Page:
It is salutary to be reminded that the Bolsheviks came to power with little more unity and resolution than their opponents. They won by default, with the majority of the workers standing passively by. Many in the Bolsheviks’ own ranks rebelled at the prospect of a party dictatorship. Following the coup, right Bolsheviks joined with left Socialist Revolutionaries and left Mensheviks like Abramovich in an attempt to negotiate a multi-party coalition government. The effort collapsed in the face of the combined opposition of the right Socialists on the one hand, and Lenin and Trotsky on the other. Asserts Abramovich:
The real leaders of the Bolshevik Party were not concerned with shortening or preventing the civil war; on the contrary, they saw in the civil war the best opportunity to consolidate their power and of winning in the end. . . .
Abramovich describes how the Bolsheviks went on to curb every form of opposition and every channel of free expression of the working class itself. He draws on the Menshevik press of the time to show that the Bolsheviks erected not a dictatorship of the proletariat but a dictatorship over the proletariat, and systematically smashed the efforts of the Mensheviks to maintain a democratic working class opposition movement in 1918.
For a key to the interpretation of the further course of Soviet history, Abramovich turns to the celebrated passage in Engels’s Peasant War in Germany where Engels warns:
The worst thing that can befall a leader of an extreme party is to be compelled to take over a government in an epoch when the movement is not yet ripe for the domination of the class which he represents. . . . He is compelled to represent not his party or his class but the class for whom the conditions are ripe for domination. In the interest of the movement itself he is compelled to defend the interests of an alien class and to feed his own class with phrases and promises. . . .
From this standpoint the Russian Revolution appears to have given birth to a new form of class rule, suitable to a country with a weak working class, where the new ruling class is, in the words of Abramovich,
The Communist Party, i.e., a heterogeneous grouping, sociologically speaking, of members of the intelligentsia, petty bourgeoisie and peasantry with a very small admixture of the more educated workers . . . united not by any common social characteristics but solely by their ideology . . . an ideocratic dictatorship . . . a caste of Communist priests . . . not unlike the priesthood of ancient Egypt.
With this proposition Abramovich explains the whole history of Soviet Russia’s descent into the staggering crimes of Stalinism (which are no mere statistics in this book, but illustrated in freshly horrifying detail). Communism became, to him, a pure totalitarianism akin to fascism, where “the yardsticks of success are technological progress, the power of the state, and the nation’s military strength,” and where “the masses must be ruled by force because they are unwilling to sacrifice themselves.” “This philosophy,” Abramovich adds, “flagrantly contradicts the philosophy of humanitarian socialism which inspired the entire socialist movement from Thomas More through Karl Marx.”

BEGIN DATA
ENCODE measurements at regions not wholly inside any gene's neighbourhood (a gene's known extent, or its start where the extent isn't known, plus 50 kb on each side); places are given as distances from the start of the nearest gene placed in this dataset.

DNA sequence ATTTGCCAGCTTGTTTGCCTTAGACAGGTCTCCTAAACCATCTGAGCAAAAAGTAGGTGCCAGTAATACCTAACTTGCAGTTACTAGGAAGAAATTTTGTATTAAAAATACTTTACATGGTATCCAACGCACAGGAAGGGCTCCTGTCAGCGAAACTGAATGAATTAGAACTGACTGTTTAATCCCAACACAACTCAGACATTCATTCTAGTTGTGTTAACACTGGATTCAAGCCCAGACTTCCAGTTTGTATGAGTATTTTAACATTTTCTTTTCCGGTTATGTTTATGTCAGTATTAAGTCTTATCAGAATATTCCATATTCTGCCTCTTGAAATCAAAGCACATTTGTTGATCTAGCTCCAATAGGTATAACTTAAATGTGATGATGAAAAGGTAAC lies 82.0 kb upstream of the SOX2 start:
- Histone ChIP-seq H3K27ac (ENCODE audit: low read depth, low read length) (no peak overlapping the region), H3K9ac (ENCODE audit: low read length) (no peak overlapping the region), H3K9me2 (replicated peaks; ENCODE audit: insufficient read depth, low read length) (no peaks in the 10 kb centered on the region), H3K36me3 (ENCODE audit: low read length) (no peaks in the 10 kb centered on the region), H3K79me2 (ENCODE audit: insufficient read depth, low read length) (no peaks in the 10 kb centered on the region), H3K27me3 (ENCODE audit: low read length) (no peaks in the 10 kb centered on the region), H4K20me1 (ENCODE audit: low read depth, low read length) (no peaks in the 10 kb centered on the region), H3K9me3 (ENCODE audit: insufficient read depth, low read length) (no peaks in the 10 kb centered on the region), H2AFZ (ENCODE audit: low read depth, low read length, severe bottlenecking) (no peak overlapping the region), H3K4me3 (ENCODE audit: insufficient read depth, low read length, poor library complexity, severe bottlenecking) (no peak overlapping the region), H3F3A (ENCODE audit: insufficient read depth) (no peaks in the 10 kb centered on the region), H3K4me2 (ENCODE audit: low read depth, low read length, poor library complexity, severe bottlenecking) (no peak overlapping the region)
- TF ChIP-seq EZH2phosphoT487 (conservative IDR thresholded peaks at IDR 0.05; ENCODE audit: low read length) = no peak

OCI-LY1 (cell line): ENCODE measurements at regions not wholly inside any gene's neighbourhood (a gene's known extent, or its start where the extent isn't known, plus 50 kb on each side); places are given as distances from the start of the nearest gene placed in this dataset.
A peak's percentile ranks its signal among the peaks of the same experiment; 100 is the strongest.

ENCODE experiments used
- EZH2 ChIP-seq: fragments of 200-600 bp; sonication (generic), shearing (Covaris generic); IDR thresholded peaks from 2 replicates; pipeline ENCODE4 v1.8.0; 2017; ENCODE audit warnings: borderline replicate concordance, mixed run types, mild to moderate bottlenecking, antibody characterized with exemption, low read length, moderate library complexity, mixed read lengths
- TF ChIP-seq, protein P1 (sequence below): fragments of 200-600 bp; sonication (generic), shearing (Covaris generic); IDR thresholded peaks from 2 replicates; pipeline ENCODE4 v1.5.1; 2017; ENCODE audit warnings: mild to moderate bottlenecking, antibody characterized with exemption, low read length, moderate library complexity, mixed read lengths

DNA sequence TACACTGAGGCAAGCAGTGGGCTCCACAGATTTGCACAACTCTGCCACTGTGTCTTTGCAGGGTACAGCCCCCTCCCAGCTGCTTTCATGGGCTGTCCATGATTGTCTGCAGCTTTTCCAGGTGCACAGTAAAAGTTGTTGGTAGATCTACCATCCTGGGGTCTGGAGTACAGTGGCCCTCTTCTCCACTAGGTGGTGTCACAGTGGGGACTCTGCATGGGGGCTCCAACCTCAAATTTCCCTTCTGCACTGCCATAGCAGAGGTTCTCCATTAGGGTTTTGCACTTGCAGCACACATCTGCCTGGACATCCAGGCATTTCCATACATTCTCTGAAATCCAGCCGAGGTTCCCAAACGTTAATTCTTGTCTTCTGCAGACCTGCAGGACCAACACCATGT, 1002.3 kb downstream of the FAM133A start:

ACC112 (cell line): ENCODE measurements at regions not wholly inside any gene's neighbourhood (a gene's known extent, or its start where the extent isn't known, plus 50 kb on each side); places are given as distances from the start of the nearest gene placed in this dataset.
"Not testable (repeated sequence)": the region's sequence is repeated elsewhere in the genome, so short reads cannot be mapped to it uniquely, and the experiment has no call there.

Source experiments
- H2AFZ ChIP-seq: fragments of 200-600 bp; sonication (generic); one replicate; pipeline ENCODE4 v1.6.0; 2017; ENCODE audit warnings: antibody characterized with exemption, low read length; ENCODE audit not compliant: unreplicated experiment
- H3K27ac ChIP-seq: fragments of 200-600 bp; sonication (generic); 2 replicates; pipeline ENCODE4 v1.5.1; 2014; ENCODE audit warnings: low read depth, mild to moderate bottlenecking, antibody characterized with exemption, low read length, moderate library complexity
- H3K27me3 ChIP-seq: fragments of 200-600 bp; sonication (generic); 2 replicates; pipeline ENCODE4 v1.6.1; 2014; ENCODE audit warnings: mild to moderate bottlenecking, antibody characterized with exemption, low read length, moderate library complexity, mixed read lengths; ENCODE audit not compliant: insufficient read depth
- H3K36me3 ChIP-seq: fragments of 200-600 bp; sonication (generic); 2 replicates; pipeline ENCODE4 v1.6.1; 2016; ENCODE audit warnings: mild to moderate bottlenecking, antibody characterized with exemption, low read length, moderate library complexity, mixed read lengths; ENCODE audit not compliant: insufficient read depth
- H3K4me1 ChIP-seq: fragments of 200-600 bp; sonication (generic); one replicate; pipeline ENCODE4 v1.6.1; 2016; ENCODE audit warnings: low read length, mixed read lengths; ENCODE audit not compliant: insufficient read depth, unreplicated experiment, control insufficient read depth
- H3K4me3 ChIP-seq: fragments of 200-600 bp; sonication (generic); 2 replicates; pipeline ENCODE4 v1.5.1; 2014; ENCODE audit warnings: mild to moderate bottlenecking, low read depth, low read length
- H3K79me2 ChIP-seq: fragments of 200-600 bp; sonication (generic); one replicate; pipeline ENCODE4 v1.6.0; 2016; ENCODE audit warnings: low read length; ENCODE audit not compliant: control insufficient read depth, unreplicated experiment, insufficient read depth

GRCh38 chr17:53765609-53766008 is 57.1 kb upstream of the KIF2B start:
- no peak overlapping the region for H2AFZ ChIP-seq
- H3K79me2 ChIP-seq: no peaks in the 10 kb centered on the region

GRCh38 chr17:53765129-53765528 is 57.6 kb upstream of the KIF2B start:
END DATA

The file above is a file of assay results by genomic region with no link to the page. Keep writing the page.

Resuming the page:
For the general reader, The Soviet Revolution serves as an admirable introduction to the understanding of the Communist movement. It is no less valuable to the specially interested student, in its exposition of the often neglected Social Democratic view of Soviet history, and its presentation of sidelights of important detail hitherto unknown or unavailable in English—details on the Soviet censorship of libraries, for instance, or the Menshevik Trial of 1931 when the Communists perfected the technique of false charges and conviction-by-confession.
There are only a few errors or points of dubious contention in the book which need to be pointed out. The Military Revolutionary Committee through which the Bolsheviks seized power did not yet exist when they decided on the coup on October 10, 1917 (old style); it was not fully activated until October 20. The reader should look elsewhere for a more complete picture of government moves and Bolshevik counter-moves in the revolution itself. Stalin did not dominate the Organization Bureau in 1919—he was not a member until 1920—and it was the Trotskyist Nikolai Krestinsky who was the strong man in the Communist party organization from 1919 to 1921. It is hard to make such a clear-cut case as Abramovich does (largely basing himself on the testimony of the ex-GPU agent Walter Krivitsky) that Stalin worked steadily for an alliance with Hitler; and the argument is marred by a misdating of Hitler’s “Blood Purge” (which was in 1934, not 1935). There were, surely, far greater reasons, personal and political, for the Great Purge of 1936—38 than the mere elimination of potential opposition to a pro-German shift in foreign policy—although it is well to bear in mind that Stalin proved fully capable of such a cynical switch.
These points are minor. Granting its limitations of scope and approach, The Soviet Revolution is a profound and exciting analysis of the Soviet phenomenon, illuminated by a point of view which serves better than most to lay bare the true nature of the Soviet system and its claims. Raphael Abramovich’s valedictory will stand as a fitting climax to a life of struggle in the cause of humanity.